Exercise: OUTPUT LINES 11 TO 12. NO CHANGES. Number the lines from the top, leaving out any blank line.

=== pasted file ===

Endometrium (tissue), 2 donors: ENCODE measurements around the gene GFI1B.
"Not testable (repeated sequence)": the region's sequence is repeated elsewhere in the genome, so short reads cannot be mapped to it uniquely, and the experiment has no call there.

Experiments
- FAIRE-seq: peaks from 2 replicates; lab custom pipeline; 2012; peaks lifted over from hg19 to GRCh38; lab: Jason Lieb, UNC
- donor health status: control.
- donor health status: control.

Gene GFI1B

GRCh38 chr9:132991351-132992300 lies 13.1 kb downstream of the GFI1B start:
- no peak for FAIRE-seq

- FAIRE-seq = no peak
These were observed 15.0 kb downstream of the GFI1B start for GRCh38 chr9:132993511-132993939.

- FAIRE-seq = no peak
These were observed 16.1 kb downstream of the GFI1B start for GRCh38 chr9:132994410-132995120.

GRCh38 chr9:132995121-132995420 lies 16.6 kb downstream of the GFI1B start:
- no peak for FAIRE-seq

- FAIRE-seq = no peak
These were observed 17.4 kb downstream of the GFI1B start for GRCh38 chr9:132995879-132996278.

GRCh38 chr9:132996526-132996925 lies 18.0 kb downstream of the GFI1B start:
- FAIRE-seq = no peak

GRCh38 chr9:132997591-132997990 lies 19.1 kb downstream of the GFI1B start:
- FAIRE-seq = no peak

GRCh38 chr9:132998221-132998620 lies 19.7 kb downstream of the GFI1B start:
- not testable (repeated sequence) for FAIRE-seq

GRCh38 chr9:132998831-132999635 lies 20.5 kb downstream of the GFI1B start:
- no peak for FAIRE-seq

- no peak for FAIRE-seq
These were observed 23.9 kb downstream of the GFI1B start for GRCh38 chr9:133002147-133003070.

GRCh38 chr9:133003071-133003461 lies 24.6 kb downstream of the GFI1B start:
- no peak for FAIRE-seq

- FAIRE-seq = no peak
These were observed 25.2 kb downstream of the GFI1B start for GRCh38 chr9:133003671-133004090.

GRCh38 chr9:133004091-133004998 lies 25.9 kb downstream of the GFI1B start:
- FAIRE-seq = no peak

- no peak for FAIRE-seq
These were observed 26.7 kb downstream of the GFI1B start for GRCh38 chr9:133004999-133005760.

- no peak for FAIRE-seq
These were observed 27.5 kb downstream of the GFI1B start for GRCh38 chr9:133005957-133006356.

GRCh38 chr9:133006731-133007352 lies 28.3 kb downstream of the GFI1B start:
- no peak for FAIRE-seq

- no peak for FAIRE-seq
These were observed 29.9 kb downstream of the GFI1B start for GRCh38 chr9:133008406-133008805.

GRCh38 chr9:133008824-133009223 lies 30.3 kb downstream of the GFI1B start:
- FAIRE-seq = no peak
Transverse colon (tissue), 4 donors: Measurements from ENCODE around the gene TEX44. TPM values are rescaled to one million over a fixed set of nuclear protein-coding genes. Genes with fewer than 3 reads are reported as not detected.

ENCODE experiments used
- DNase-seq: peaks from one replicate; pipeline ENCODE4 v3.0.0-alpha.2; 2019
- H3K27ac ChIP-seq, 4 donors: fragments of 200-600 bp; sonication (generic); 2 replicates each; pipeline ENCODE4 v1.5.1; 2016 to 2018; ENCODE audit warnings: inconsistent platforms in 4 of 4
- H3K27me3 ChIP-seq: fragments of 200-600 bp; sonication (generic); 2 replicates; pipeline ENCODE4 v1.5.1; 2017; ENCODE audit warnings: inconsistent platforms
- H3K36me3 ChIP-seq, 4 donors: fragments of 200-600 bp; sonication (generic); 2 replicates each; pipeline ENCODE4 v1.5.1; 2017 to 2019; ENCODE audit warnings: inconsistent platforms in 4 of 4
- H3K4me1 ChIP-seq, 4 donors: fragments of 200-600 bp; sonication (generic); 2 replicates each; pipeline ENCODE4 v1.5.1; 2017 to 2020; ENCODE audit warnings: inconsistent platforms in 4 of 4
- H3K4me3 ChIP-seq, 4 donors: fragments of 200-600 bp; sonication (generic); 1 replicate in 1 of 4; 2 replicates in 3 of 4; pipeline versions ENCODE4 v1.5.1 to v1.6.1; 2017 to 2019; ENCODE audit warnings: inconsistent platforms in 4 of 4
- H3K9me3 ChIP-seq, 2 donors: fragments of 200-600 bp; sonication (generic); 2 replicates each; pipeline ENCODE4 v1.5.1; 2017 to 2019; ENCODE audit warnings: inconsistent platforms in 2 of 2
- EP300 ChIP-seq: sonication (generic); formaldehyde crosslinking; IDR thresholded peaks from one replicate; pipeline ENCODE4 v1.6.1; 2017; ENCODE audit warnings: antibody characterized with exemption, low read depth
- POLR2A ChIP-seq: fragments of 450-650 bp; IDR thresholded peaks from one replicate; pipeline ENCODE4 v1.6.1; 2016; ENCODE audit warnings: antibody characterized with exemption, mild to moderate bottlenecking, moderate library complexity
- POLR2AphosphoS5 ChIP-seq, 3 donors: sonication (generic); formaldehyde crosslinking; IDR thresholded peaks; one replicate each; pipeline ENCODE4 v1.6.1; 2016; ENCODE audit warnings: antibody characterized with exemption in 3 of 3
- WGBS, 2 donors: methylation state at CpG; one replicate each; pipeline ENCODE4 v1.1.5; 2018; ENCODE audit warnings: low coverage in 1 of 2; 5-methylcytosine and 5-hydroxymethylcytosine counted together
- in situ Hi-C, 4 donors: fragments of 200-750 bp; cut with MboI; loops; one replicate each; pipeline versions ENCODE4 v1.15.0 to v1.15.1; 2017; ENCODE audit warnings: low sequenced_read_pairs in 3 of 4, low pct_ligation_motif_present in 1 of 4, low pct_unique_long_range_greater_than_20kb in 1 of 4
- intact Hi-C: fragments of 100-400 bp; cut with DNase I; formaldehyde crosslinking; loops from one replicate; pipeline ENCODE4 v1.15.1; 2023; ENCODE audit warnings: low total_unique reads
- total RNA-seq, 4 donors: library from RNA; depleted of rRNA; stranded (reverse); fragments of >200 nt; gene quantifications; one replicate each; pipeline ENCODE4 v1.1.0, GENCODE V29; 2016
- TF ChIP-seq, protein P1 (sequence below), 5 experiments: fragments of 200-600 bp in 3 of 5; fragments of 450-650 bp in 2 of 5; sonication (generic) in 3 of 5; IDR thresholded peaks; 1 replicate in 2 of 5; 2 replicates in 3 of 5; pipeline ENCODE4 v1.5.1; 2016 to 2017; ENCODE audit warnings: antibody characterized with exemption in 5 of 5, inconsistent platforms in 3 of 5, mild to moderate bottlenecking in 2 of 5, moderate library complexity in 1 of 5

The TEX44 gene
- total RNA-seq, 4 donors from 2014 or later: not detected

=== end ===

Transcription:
These were observed 15.0 kb downstream of the GFI1B start for GRCh38 chr9:132993511-132993939.

- FAIRE-seq = no peak